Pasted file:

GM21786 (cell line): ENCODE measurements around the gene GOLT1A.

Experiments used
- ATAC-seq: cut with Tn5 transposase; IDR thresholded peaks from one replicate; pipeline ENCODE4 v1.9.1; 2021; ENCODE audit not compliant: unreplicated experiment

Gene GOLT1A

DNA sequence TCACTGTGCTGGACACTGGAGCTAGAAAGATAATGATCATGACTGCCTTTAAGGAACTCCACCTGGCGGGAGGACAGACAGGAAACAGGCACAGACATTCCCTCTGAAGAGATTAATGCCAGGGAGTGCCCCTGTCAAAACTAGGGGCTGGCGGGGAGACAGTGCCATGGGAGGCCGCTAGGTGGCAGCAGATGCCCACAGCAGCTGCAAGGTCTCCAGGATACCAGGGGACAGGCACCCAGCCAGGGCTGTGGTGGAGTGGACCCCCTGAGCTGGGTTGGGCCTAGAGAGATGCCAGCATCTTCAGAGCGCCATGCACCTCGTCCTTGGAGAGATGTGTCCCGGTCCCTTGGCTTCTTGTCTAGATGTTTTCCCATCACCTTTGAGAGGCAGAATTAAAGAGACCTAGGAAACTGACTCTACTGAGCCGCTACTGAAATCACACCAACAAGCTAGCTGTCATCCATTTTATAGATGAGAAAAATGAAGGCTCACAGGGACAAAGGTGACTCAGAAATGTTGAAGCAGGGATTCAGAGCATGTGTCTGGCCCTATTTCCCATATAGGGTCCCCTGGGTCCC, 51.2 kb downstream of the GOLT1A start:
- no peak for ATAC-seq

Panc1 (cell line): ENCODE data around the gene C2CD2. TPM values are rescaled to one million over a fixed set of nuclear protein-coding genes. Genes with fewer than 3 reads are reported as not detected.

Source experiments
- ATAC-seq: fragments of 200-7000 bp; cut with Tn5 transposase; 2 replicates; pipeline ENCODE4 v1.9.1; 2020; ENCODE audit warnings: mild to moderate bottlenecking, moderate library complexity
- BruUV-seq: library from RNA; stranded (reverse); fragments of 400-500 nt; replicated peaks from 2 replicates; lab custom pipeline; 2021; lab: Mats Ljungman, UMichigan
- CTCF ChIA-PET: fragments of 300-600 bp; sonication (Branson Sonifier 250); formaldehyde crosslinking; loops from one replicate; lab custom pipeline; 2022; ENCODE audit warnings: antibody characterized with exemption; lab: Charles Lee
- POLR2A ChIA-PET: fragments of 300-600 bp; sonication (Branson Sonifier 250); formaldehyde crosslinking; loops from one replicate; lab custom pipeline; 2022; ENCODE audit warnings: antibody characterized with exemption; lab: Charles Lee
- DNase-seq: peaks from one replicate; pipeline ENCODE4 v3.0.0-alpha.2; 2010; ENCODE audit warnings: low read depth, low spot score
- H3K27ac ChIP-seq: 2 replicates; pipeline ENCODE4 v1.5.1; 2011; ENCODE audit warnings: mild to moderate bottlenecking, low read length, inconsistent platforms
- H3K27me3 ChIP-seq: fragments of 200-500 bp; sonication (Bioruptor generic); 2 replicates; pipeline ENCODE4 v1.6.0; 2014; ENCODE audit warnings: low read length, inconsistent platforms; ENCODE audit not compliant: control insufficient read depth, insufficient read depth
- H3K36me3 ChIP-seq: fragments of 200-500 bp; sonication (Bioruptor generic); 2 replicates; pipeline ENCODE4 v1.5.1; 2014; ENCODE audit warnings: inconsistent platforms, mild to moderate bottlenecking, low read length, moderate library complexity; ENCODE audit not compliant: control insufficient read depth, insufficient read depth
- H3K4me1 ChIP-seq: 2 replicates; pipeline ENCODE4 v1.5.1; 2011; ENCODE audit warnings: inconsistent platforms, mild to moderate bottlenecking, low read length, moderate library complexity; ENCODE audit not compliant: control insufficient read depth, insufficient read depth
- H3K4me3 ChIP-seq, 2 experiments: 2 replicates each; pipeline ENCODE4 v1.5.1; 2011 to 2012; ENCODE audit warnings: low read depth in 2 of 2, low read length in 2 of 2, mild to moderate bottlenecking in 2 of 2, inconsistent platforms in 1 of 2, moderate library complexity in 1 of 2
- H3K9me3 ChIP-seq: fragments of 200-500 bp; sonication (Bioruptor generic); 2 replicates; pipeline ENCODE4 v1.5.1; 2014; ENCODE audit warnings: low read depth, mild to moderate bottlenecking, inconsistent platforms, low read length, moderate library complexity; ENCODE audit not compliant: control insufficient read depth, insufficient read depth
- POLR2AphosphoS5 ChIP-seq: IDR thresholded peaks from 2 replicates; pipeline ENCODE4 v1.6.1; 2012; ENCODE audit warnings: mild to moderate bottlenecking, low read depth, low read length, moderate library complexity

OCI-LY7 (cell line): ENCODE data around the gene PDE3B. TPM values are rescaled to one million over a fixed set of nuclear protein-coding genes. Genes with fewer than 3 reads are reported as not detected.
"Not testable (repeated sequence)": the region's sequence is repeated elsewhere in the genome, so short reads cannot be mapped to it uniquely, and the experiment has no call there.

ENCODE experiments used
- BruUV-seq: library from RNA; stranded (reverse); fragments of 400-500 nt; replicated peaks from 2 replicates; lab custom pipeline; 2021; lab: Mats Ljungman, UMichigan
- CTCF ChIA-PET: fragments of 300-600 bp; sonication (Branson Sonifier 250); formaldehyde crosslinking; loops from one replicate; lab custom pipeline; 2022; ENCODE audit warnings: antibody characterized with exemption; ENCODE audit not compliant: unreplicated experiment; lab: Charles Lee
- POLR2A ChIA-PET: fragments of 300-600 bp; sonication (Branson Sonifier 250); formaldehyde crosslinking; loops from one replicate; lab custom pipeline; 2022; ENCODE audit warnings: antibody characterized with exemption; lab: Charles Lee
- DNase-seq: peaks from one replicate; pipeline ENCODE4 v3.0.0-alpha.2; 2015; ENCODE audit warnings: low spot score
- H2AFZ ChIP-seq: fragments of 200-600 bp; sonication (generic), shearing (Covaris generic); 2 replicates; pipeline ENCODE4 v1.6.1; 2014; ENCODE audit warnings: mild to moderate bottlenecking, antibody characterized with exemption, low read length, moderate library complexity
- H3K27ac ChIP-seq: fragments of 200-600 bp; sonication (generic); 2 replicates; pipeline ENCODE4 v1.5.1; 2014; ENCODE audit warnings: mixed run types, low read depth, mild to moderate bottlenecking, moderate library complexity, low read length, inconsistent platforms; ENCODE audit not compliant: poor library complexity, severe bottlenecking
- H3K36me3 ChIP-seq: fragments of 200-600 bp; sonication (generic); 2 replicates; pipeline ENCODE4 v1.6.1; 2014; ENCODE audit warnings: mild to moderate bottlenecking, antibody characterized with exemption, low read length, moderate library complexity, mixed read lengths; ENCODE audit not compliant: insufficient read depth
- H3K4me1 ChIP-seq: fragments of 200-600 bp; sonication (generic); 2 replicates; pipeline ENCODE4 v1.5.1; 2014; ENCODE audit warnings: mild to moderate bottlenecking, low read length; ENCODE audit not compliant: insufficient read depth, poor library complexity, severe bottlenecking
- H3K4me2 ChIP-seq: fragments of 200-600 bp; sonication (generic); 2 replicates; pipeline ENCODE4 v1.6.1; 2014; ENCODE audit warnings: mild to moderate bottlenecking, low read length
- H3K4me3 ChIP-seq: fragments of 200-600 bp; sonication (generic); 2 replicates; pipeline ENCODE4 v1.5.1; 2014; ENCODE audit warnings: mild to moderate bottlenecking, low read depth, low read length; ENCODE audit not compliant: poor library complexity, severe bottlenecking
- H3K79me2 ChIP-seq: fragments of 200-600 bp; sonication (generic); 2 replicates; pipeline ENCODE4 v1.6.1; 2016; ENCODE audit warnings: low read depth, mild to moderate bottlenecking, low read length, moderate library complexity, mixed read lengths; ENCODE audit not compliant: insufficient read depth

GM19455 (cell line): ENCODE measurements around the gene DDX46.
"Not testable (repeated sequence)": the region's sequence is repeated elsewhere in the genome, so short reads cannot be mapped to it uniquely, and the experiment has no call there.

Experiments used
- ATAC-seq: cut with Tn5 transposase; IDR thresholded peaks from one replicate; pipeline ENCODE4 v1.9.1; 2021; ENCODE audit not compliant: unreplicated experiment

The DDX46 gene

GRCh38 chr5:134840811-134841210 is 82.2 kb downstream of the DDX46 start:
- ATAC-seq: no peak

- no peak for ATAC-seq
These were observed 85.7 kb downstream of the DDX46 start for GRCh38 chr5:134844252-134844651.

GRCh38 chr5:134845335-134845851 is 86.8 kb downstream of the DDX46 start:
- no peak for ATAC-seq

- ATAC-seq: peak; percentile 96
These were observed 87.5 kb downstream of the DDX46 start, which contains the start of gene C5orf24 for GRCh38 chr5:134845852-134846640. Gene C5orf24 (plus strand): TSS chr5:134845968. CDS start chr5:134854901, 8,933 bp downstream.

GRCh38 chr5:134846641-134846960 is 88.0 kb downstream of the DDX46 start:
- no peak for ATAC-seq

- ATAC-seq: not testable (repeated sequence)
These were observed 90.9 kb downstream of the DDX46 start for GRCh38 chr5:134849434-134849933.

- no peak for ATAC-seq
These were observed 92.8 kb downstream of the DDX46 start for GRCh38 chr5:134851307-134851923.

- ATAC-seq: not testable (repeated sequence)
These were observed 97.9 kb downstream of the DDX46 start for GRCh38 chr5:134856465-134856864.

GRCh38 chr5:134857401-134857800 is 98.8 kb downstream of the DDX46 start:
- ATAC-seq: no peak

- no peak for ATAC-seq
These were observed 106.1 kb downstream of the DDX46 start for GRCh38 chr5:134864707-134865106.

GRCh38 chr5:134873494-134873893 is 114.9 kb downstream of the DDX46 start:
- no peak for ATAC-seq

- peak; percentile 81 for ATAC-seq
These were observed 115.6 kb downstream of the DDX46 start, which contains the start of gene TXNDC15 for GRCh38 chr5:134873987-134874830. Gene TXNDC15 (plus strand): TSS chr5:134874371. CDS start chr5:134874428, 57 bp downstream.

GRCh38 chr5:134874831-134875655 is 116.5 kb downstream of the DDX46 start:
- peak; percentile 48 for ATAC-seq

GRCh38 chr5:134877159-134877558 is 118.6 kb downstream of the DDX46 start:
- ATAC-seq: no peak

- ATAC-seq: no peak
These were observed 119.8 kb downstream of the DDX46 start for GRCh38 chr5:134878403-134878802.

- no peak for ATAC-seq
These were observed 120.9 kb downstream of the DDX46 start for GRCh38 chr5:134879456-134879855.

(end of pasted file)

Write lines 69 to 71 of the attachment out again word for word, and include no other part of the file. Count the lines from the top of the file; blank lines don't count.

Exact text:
These were observed 119.8 kb downstream of the DDX46 start for GRCh38 chr5:134878403-134878802.

- no peak for ATAC-seq
These were observed 120.9 kb downstream of the DDX46 start for GRCh38 chr5:134879456-134879855.